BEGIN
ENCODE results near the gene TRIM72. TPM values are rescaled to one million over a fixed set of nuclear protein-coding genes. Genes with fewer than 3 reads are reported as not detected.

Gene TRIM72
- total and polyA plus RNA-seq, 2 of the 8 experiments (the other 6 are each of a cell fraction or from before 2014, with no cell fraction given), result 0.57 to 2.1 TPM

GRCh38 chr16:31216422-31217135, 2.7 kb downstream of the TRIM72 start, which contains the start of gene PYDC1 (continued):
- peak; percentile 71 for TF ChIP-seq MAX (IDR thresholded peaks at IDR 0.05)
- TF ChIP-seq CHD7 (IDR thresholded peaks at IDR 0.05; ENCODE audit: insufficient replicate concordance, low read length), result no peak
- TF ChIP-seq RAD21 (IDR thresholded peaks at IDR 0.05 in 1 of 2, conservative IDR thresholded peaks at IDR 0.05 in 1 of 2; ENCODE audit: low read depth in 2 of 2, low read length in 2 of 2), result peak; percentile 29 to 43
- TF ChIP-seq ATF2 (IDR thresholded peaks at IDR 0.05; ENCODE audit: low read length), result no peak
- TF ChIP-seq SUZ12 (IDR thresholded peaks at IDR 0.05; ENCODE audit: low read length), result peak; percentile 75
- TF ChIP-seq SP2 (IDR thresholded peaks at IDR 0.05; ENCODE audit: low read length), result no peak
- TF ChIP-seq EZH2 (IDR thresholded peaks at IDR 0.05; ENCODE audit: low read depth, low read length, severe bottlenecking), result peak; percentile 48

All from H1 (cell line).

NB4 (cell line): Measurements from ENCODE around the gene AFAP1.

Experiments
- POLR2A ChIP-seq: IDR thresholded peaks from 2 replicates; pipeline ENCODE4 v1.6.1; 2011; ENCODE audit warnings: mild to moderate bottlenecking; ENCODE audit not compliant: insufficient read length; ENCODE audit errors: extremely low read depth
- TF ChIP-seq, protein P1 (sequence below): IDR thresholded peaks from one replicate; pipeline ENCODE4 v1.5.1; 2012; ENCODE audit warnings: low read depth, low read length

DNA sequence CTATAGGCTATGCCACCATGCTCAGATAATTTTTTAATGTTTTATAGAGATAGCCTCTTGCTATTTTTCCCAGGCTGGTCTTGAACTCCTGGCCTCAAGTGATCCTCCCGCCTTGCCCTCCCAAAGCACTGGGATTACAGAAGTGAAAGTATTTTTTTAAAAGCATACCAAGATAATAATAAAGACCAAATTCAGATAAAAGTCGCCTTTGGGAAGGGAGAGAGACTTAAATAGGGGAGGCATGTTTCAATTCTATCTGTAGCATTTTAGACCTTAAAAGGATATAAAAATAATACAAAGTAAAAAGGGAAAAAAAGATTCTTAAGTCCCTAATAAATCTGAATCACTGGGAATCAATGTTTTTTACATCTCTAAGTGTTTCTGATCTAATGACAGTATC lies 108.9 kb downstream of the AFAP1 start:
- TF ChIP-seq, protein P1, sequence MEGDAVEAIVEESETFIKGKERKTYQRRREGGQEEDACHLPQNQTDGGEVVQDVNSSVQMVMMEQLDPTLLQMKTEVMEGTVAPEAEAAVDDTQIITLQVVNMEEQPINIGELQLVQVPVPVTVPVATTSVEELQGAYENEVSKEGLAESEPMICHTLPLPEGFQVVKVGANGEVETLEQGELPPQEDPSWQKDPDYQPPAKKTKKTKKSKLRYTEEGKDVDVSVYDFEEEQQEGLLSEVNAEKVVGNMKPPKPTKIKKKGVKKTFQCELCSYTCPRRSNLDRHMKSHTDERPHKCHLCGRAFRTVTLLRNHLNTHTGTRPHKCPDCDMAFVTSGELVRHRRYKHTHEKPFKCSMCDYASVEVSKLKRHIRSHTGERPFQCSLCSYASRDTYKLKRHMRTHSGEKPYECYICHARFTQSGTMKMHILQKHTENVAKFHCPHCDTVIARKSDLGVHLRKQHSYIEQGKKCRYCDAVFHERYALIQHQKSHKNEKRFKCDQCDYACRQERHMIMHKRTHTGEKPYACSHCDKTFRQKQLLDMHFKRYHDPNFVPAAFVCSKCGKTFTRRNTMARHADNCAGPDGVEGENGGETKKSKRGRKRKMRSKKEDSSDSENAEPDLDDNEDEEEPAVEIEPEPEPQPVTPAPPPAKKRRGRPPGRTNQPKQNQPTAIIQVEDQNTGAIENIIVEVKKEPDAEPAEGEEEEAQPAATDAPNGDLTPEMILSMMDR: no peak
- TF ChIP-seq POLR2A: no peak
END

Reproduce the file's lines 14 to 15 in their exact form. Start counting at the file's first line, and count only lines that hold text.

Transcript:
Experiments
- POLR2A ChIP-seq: IDR thresholded peaks from 2 replicates; pipeline ENCODE4 v1.6.1; 2011; ENCODE audit warnings: mild to moderate bottlenecking; ENCODE audit not compliant: insufficient read length; ENCODE audit errors: extremely low read depth